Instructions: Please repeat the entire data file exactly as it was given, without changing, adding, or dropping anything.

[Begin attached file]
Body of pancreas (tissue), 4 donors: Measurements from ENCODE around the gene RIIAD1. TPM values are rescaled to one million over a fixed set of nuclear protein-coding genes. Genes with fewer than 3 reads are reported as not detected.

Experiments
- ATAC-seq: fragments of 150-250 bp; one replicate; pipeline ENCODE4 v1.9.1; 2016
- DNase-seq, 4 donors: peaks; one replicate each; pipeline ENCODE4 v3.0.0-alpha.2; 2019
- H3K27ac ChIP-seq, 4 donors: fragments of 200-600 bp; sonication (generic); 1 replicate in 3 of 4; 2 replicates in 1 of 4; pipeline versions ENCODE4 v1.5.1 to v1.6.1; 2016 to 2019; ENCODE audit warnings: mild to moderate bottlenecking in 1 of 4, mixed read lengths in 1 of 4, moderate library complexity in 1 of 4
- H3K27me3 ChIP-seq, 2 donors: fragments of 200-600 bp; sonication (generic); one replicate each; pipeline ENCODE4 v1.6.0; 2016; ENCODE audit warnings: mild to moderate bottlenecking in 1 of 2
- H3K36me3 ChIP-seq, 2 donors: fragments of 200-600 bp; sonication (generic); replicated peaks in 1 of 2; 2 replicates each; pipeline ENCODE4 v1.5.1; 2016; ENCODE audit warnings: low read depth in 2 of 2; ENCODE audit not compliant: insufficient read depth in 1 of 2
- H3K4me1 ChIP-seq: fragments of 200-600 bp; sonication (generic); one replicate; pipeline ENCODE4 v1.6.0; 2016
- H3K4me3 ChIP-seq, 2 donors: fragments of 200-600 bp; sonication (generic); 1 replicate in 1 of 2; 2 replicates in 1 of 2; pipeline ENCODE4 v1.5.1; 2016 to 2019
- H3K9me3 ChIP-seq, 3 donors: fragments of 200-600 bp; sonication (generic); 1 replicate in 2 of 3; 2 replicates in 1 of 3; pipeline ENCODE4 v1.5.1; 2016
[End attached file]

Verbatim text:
Body of pancreas (tissue), 4 donors: Measurements from ENCODE around the gene RIIAD1. TPM values are rescaled to one million over a fixed set of nuclear protein-coding genes. Genes with fewer than 3 reads are reported as not detected.

Experiments
- ATAC-seq: fragments of 150-250 bp; one replicate; pipeline ENCODE4 v1.9.1; 2016
- DNase-seq, 4 donors: peaks; one replicate each; pipeline ENCODE4 v3.0.0-alpha.2; 2019
- H3K27ac ChIP-seq, 4 donors: fragments of 200-600 bp; sonication (generic); 1 replicate in 3 of 4; 2 replicates in 1 of 4; pipeline versions ENCODE4 v1.5.1 to v1.6.1; 2016 to 2019; ENCODE audit warnings: mild to moderate bottlenecking in 1 of 4, mixed read lengths in 1 of 4, moderate library complexity in 1 of 4
- H3K27me3 ChIP-seq, 2 donors: fragments of 200-600 bp; sonication (generic); one replicate each; pipeline ENCODE4 v1.6.0; 2016; ENCODE audit warnings: mild to moderate bottlenecking in 1 of 2
- H3K36me3 ChIP-seq, 2 donors: fragments of 200-600 bp; sonication (generic); replicated peaks in 1 of 2; 2 replicates each; pipeline ENCODE4 v1.5.1; 2016; ENCODE audit warnings: low read depth in 2 of 2; ENCODE audit not compliant: insufficient read depth in 1 of 2
- H3K4me1 ChIP-seq: fragments of 200-600 bp; sonication (generic); one replicate; pipeline ENCODE4 v1.6.0; 2016
- H3K4me3 ChIP-seq, 2 donors: fragments of 200-600 bp; sonication (generic); 1 replicate in 1 of 2; 2 replicates in 1 of 2; pipeline ENCODE4 v1.5.1; 2016 to 2019
- H3K9me3 ChIP-seq, 3 donors: fragments of 200-600 bp; sonication (generic); 1 replicate in 2 of 3; 2 replicates in 1 of 3; pipeline ENCODE4 v1.5.1; 2016